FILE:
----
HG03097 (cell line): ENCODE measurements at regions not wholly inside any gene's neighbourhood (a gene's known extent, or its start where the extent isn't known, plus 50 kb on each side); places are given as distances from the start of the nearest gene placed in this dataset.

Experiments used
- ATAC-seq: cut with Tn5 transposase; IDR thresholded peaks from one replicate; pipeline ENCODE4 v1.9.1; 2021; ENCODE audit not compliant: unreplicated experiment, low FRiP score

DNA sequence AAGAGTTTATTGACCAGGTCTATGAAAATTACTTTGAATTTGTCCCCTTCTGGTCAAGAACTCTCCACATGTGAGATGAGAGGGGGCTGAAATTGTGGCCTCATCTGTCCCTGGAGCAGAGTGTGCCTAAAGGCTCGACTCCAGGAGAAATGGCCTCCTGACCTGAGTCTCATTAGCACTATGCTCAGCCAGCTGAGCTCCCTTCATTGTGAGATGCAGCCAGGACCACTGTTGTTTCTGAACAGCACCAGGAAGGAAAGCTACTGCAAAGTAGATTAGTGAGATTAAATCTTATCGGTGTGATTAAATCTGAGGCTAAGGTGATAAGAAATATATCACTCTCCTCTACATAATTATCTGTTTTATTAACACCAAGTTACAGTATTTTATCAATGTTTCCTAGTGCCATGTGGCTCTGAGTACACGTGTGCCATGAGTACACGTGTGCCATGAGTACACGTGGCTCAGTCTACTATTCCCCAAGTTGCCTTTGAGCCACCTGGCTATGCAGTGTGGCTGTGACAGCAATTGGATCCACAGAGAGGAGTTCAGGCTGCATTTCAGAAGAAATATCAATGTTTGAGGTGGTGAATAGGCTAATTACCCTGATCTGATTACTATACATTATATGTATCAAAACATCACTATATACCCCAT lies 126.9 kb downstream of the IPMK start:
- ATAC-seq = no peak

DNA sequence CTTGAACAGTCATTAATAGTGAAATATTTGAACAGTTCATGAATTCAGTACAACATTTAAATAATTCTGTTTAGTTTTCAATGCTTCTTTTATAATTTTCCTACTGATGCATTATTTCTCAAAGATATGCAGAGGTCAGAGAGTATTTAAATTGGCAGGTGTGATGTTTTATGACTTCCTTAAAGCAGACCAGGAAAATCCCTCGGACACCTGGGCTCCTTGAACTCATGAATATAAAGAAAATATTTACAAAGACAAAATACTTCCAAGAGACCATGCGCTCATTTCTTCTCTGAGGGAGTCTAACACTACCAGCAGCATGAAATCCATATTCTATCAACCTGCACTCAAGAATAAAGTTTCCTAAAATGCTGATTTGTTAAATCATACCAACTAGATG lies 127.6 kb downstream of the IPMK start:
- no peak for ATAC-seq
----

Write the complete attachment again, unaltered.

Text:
HG03097 (cell line): ENCODE measurements at regions not wholly inside any gene's neighbourhood (a gene's known extent, or its start where the extent isn't known, plus 50 kb on each side); places are given as distances from the start of the nearest gene placed in this dataset.

Experiments used
- ATAC-seq: cut with Tn5 transposase; IDR thresholded peaks from one replicate; pipeline ENCODE4 v1.9.1; 2021; ENCODE audit not compliant: unreplicated experiment, low FRiP score

DNA sequence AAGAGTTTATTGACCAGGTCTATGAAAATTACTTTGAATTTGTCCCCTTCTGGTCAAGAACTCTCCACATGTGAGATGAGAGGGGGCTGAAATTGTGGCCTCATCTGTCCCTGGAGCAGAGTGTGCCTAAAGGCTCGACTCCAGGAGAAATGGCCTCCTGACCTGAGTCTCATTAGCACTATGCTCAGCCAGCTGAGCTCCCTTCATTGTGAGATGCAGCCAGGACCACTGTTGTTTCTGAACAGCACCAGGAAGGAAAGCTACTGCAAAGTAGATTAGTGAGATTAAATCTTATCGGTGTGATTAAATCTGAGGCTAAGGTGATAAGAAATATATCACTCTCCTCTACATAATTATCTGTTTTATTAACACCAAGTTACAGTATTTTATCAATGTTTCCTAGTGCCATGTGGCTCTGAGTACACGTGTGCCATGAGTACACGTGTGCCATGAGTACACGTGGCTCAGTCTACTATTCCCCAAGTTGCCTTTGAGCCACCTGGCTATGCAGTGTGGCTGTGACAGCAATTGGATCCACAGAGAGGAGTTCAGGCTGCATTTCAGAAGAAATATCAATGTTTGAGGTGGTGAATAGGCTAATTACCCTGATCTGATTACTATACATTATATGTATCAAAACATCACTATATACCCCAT lies 126.9 kb downstream of the IPMK start:
- ATAC-seq = no peak

DNA sequence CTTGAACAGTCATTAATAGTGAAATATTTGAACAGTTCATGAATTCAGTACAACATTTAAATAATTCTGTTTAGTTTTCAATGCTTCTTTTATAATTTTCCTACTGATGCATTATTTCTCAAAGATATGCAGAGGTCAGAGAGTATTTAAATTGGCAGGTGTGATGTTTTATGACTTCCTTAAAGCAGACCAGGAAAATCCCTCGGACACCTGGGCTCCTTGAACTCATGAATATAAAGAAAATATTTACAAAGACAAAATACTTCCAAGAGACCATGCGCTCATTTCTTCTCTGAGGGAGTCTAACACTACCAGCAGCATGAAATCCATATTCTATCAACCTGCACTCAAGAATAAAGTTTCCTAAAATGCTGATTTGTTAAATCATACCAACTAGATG lies 127.6 kb downstream of the IPMK start:
- no peak for ATAC-seq